I’d love for there to be some sense of listening to the ground level as well as the policy level, and then sound, clear, and easily verifiable statements to be made. I’d love for sites like GigaOm and Engadget, who clearly have the ears of tech, political, and mainstream media outlets to not just take the shiny and popular kid of the day in mobile and hold them up – but to aggressively and passionately educate their fanbase towards what’s right and wrong about the mobile industry here in this country.

We don’t need people outside of the country listening and shouting the things we should know already. Not that it isn’t appreciated, but, it says a lot when you sing in a choir (“go mobile, go mobile”) but can’t hear your own voice. You are off key, and what should pass as a unified and beautiful sound, comes across as grating – even if there’s a superstar singing in another section.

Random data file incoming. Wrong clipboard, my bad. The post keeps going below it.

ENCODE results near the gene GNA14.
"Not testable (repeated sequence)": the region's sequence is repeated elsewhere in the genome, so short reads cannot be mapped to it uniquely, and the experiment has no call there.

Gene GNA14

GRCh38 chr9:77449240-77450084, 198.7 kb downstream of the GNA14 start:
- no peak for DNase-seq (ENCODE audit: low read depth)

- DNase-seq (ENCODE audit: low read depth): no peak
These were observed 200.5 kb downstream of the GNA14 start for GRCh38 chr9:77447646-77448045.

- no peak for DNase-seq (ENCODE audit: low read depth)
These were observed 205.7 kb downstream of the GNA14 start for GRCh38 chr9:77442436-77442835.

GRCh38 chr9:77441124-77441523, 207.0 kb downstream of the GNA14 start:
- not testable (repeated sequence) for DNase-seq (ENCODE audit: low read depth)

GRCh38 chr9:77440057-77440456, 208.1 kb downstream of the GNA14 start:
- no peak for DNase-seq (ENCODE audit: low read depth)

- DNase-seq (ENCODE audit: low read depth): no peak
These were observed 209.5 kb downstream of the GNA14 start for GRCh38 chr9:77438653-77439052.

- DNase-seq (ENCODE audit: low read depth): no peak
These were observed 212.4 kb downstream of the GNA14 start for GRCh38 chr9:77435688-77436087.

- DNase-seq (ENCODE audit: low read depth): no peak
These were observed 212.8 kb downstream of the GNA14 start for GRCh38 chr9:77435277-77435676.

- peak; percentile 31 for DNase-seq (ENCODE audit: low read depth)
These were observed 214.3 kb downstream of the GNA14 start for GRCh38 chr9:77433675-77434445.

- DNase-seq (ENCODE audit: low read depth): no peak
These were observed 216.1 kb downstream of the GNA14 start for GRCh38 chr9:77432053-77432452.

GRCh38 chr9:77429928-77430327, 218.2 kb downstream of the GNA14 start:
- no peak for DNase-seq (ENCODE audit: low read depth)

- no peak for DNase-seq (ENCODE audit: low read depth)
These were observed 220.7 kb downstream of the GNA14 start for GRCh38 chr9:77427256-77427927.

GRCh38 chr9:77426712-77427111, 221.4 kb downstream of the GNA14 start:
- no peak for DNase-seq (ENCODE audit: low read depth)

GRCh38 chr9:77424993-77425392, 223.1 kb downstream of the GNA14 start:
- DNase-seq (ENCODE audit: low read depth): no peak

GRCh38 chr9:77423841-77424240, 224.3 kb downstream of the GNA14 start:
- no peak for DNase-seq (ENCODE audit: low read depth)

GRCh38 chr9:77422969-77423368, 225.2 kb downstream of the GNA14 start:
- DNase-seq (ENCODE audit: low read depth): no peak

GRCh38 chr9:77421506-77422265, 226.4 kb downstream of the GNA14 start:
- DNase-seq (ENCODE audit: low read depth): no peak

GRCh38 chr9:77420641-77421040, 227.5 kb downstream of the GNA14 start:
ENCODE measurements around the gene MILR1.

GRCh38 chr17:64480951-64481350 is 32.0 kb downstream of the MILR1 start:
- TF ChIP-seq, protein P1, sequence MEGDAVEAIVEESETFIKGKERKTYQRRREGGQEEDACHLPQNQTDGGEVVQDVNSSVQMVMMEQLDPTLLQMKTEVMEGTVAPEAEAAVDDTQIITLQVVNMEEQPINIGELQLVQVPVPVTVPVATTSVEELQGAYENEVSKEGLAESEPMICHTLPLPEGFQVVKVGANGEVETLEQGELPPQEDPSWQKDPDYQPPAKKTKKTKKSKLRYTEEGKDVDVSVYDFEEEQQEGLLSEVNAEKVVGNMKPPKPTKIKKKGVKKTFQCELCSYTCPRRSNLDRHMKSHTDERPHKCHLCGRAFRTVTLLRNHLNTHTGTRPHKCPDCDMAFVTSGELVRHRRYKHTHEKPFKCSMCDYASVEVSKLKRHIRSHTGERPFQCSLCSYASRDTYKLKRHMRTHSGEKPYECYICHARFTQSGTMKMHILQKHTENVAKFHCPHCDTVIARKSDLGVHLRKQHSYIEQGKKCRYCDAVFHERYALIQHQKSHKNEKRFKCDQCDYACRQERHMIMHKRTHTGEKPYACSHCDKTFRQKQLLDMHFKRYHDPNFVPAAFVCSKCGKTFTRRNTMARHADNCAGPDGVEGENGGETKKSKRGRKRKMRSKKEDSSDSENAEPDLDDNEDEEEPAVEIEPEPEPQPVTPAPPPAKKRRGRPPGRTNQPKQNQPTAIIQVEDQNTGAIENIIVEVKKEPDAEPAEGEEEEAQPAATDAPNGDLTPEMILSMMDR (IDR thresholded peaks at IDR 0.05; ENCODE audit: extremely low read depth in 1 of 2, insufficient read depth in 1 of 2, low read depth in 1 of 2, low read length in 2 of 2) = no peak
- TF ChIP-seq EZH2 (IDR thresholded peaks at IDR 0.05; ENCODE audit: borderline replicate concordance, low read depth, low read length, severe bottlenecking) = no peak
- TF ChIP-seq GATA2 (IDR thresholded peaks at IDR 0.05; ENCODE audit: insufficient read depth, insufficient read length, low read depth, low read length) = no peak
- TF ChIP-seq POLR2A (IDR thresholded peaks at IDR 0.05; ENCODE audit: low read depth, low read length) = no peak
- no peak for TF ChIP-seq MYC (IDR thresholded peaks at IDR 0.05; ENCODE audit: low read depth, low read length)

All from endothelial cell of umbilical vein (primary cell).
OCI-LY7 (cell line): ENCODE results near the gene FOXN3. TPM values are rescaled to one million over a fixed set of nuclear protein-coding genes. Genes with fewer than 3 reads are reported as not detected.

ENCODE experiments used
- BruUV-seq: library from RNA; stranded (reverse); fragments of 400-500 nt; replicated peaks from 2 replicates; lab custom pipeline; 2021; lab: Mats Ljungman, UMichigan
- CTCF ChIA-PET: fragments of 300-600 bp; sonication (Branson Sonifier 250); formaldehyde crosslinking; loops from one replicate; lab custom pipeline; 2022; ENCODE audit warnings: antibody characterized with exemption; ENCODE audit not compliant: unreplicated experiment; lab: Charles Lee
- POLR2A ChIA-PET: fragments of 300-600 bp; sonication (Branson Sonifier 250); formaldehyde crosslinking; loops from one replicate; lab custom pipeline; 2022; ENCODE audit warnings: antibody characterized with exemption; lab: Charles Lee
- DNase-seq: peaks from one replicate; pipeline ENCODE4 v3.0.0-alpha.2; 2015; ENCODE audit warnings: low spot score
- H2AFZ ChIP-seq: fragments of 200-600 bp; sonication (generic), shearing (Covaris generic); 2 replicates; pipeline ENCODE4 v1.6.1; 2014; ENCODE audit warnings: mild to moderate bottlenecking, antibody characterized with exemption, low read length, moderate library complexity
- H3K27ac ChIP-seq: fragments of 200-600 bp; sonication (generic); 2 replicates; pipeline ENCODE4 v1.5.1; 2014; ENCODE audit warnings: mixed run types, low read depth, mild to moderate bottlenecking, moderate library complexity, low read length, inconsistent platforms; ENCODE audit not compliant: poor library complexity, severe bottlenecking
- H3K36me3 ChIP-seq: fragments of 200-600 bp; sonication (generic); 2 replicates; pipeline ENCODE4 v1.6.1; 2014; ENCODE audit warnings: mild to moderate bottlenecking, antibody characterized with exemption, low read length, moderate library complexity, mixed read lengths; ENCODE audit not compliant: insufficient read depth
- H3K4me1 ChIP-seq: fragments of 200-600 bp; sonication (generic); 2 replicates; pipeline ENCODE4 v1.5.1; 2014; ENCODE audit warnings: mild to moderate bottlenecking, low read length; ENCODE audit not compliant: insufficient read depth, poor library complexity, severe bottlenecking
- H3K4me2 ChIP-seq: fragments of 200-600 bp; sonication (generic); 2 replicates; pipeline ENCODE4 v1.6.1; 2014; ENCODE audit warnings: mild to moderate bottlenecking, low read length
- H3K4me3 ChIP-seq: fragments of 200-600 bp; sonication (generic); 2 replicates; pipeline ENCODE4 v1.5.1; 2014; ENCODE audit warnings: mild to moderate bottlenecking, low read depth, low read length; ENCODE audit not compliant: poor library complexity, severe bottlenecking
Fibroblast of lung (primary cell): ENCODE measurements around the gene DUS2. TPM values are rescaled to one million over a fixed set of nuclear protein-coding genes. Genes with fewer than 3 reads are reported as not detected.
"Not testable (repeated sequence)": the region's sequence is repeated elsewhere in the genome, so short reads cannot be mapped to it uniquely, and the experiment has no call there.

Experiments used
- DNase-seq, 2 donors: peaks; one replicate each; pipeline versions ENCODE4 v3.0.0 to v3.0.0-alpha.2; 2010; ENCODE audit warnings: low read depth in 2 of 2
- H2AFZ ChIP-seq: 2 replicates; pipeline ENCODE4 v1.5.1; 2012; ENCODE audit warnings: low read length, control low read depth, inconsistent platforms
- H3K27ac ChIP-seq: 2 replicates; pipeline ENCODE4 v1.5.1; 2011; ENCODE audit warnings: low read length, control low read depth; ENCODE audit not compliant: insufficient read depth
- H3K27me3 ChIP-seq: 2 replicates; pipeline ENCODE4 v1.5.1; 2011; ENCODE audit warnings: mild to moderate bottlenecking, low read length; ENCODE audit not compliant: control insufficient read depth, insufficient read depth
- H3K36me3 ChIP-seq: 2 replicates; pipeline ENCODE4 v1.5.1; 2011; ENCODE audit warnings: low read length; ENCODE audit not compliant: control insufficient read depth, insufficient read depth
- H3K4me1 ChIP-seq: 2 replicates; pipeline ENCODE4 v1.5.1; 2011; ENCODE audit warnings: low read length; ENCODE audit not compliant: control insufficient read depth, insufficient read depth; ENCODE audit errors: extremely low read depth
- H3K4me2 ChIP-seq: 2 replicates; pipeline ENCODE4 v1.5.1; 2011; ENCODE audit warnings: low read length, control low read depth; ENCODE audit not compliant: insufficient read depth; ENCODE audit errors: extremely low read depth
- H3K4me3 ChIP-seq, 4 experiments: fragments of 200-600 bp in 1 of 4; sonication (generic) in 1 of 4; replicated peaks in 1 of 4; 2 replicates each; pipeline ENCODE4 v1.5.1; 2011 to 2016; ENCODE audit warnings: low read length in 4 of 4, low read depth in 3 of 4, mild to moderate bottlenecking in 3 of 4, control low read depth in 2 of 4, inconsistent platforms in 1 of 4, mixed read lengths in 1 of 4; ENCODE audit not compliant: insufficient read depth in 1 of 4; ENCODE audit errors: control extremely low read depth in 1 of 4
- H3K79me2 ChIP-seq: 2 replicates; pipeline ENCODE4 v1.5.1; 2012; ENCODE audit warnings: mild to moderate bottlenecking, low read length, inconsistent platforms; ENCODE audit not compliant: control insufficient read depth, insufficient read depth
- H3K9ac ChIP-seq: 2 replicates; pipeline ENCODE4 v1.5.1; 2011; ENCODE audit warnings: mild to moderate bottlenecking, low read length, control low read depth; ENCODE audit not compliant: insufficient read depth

I don’t know if this post will be heard any more than others that I’ve posted here. I’m kind of already pushing back from a previous intention of asking for it to be published in the next Carnival of the Mobilists. Yes, that’s a nice platform, but its not meant for these kinds of posts. I’d rather have the ears (and eyes) of those folks who can change things, and work towards the kind of infrastructure and user education that would breed innovation – and therefore make a truth out of what many in the US want to believe, but is just a dream at the moment.

I wish that we could have been truthful, so that the world who listens could offer solutions we’d be willing to adopt; and we’d have real leadership to give, instead of the tomes of dissatisfied carriers, manufacturers, and users.